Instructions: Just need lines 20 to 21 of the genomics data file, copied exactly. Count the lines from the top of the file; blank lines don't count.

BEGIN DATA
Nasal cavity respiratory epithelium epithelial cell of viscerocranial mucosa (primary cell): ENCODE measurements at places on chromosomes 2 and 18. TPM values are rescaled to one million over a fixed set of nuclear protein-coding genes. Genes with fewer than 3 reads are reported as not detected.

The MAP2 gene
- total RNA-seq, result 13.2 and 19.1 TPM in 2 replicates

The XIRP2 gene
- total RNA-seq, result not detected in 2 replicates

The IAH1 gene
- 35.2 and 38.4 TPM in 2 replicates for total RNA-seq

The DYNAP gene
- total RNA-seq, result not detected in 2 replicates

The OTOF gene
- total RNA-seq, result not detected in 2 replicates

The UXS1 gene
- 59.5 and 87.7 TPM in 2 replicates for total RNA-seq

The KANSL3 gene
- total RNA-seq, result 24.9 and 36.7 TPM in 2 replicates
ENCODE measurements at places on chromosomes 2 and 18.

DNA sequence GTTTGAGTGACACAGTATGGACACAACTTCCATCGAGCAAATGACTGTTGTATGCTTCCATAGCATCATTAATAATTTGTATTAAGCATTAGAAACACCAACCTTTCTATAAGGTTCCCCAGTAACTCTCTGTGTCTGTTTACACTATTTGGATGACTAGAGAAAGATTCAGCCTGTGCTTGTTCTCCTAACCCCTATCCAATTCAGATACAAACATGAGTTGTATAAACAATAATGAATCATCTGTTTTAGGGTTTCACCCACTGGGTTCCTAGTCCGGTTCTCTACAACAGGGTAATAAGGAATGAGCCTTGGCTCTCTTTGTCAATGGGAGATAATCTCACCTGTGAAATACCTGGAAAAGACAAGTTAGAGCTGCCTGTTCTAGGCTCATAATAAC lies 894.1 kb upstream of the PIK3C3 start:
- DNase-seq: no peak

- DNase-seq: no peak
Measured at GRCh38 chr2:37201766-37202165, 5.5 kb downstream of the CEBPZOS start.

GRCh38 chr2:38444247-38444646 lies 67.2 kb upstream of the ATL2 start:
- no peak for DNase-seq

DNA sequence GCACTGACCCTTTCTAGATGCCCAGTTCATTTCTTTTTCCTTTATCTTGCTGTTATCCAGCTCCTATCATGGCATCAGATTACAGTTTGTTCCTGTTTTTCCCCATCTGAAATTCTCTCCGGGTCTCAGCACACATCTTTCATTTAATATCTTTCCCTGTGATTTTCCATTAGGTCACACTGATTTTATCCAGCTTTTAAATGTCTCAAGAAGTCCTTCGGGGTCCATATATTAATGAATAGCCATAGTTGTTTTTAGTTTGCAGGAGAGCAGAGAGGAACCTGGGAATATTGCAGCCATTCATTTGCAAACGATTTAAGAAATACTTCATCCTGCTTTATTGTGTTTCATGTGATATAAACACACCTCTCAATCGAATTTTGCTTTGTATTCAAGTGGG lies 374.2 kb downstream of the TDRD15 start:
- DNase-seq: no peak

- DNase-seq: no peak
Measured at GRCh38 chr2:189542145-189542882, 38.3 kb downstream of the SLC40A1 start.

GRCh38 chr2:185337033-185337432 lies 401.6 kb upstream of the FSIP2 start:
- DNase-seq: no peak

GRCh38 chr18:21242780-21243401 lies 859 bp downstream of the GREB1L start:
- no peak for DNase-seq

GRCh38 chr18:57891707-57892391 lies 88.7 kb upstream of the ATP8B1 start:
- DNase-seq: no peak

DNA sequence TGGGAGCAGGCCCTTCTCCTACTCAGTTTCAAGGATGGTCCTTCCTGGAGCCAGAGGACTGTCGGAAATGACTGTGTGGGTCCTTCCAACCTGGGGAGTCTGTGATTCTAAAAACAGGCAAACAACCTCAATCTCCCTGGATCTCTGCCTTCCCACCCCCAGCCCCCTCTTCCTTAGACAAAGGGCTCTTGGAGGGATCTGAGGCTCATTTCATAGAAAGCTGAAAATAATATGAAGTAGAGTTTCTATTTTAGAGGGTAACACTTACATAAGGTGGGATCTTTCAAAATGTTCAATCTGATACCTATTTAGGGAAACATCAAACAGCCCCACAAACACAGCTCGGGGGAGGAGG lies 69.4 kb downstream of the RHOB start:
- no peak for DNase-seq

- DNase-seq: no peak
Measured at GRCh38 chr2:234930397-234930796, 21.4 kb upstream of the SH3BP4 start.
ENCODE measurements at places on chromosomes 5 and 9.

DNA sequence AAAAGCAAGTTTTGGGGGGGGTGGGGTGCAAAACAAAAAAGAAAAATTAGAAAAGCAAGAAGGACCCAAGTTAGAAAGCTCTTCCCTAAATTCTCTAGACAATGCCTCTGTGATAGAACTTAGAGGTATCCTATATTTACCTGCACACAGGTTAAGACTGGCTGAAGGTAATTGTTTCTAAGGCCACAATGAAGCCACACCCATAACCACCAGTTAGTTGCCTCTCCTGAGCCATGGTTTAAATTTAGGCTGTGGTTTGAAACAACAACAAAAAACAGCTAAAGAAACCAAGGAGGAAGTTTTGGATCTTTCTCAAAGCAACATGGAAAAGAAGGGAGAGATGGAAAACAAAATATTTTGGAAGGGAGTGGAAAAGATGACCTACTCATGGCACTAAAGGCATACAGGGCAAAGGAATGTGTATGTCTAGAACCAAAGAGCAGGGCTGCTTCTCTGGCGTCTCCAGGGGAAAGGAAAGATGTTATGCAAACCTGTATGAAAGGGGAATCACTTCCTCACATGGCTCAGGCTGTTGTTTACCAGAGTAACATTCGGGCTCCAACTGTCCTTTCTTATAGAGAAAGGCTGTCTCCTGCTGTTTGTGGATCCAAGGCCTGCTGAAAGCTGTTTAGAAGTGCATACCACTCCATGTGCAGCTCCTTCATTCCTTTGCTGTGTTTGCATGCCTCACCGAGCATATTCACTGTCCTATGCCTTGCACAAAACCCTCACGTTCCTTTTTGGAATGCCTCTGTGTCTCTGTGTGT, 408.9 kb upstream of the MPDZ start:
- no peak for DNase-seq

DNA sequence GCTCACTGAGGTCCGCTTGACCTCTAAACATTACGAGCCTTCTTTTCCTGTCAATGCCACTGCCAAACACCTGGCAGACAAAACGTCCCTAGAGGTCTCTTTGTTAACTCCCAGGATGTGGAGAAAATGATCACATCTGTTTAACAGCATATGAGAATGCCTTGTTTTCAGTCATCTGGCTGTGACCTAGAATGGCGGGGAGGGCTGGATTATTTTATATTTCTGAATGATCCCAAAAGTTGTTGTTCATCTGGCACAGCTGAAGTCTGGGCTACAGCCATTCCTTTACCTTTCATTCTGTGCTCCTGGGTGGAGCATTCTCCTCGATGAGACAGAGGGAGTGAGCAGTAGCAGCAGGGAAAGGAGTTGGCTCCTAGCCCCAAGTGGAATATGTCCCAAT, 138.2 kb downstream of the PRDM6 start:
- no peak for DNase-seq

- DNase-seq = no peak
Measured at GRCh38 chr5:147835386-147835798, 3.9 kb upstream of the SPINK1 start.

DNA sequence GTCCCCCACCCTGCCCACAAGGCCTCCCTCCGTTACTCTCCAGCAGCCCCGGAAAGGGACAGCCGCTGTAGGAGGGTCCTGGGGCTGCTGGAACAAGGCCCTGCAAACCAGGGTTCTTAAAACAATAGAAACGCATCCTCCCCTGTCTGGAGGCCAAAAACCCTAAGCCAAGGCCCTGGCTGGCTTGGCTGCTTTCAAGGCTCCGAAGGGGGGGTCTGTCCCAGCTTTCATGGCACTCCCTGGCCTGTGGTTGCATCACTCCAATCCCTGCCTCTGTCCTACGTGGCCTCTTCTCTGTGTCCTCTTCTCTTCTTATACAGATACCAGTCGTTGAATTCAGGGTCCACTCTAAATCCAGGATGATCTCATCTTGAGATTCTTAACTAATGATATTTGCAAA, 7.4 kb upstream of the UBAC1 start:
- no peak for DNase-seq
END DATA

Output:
Measured at GRCh38 chr2:37201766-37202165, 5.5 kb downstream of the CEBPZOS start.

GRCh38 chr2:38444247-38444646 lies 67.2 kb upstream of the ATL2 start: